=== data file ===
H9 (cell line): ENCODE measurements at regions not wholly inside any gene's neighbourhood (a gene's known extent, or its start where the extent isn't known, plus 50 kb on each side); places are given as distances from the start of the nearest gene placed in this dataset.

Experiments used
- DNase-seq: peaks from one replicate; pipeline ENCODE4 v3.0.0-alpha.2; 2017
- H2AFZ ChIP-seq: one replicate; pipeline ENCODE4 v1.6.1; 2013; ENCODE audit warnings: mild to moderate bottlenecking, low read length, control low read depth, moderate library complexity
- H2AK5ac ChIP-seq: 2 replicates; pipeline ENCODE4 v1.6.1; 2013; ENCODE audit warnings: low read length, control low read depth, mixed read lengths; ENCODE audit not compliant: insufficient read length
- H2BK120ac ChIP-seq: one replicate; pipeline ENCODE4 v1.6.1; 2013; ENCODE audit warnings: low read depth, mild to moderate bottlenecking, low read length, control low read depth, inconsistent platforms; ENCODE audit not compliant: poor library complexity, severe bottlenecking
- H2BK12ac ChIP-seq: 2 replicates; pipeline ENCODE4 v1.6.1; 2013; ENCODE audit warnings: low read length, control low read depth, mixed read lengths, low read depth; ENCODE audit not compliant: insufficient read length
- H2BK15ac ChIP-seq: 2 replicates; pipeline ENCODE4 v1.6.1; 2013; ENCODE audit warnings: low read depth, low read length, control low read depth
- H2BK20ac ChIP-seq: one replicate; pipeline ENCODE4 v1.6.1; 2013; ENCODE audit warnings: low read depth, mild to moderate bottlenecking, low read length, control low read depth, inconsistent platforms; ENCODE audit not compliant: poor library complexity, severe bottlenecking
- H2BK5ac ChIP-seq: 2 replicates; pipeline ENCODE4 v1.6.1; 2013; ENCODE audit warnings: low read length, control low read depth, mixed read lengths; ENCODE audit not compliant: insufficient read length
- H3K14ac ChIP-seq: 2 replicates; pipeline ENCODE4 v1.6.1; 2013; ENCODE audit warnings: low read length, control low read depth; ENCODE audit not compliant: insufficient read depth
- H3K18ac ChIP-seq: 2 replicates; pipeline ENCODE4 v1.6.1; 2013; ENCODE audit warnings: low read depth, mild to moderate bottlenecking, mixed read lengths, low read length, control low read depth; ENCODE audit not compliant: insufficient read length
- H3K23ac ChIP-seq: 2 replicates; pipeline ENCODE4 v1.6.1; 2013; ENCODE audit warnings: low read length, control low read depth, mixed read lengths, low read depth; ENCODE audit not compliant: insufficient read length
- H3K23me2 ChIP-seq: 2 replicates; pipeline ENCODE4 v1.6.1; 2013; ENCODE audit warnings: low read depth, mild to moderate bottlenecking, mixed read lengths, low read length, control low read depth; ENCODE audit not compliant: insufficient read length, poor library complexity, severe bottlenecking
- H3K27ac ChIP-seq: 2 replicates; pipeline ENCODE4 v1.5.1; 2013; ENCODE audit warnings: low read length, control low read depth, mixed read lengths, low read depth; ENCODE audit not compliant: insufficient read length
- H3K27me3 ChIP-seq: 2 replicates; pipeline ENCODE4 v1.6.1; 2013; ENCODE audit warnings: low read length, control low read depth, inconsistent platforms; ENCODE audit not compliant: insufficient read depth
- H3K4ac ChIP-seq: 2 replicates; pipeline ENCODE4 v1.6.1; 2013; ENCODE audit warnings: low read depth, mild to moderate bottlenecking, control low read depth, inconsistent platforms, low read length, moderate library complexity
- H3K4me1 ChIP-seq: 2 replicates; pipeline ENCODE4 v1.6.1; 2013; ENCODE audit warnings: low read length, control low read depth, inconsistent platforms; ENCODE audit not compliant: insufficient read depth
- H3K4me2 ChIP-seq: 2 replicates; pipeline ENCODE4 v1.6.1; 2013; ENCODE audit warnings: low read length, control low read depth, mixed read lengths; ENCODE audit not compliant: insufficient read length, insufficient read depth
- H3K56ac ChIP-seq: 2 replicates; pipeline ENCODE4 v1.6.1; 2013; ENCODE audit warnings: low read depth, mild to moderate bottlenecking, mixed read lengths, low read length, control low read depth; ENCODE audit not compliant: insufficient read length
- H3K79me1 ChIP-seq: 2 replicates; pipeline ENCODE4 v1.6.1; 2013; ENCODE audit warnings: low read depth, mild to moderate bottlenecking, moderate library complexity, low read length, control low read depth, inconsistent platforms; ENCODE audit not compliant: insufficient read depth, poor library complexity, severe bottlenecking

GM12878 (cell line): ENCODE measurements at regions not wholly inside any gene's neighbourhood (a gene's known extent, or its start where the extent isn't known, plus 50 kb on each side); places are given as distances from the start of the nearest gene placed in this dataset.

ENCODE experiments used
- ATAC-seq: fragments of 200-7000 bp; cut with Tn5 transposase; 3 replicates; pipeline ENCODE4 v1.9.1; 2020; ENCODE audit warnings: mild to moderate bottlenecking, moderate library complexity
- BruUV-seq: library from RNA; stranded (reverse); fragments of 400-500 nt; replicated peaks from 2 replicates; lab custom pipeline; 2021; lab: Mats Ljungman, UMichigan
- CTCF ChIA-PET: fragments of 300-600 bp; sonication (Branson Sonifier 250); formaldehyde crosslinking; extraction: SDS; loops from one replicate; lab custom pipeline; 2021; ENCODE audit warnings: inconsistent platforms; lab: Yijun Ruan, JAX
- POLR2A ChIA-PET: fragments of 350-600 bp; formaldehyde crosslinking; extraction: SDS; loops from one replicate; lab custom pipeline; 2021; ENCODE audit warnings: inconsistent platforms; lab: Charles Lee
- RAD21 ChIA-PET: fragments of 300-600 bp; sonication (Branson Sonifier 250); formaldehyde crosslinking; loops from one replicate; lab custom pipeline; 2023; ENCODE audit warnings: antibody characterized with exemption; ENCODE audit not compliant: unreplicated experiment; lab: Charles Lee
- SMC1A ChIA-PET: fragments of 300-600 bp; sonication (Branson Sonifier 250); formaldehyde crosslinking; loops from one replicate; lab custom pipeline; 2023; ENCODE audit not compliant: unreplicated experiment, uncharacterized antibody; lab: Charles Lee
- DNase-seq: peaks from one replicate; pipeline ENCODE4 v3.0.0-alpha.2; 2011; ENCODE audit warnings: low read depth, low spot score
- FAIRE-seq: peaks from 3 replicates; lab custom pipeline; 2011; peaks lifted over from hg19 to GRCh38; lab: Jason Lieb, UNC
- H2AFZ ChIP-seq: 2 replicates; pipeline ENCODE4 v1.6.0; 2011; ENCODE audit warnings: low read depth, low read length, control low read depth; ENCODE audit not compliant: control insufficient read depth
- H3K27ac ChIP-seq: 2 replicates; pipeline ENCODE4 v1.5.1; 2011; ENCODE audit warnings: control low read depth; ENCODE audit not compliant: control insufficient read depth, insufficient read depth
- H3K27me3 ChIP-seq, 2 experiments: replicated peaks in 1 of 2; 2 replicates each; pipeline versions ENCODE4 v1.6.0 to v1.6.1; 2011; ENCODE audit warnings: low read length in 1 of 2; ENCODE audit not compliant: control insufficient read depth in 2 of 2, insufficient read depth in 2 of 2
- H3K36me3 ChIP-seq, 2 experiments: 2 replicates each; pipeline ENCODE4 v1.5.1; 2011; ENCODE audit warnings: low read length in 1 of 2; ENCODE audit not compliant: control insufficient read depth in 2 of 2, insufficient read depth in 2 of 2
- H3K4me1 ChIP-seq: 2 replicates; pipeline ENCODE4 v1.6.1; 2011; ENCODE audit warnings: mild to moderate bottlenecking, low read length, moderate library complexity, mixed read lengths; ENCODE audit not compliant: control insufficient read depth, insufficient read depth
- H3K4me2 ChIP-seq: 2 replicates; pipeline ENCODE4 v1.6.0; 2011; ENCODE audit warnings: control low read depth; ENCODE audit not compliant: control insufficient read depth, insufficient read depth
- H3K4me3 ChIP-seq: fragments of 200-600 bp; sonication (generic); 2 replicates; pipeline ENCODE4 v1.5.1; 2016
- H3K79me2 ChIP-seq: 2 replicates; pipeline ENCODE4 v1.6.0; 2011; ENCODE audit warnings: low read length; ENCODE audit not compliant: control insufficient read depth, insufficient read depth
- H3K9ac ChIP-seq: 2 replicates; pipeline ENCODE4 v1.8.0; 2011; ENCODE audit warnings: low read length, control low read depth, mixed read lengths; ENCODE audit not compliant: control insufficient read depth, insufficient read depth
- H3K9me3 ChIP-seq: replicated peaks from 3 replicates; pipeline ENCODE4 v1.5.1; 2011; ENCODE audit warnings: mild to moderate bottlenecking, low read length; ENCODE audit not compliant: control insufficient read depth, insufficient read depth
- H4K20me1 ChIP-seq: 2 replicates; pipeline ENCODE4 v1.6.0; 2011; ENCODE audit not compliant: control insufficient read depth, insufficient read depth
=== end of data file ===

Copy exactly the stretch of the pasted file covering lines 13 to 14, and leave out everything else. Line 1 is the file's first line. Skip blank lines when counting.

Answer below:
- H3K23ac ChIP-seq: 2 replicates; pipeline ENCODE4 v1.6.1; 2013; ENCODE audit warnings: low read length, control low read depth, mixed read lengths, low read depth; ENCODE audit not compliant: insufficient read length
- H3K23me2 ChIP-seq: 2 replicates; pipeline ENCODE4 v1.6.1; 2013; ENCODE audit warnings: low read depth, mild to moderate bottlenecking, mixed read lengths, low read length, control low read depth; ENCODE audit not compliant: insufficient read length, poor library complexity, severe bottlenecking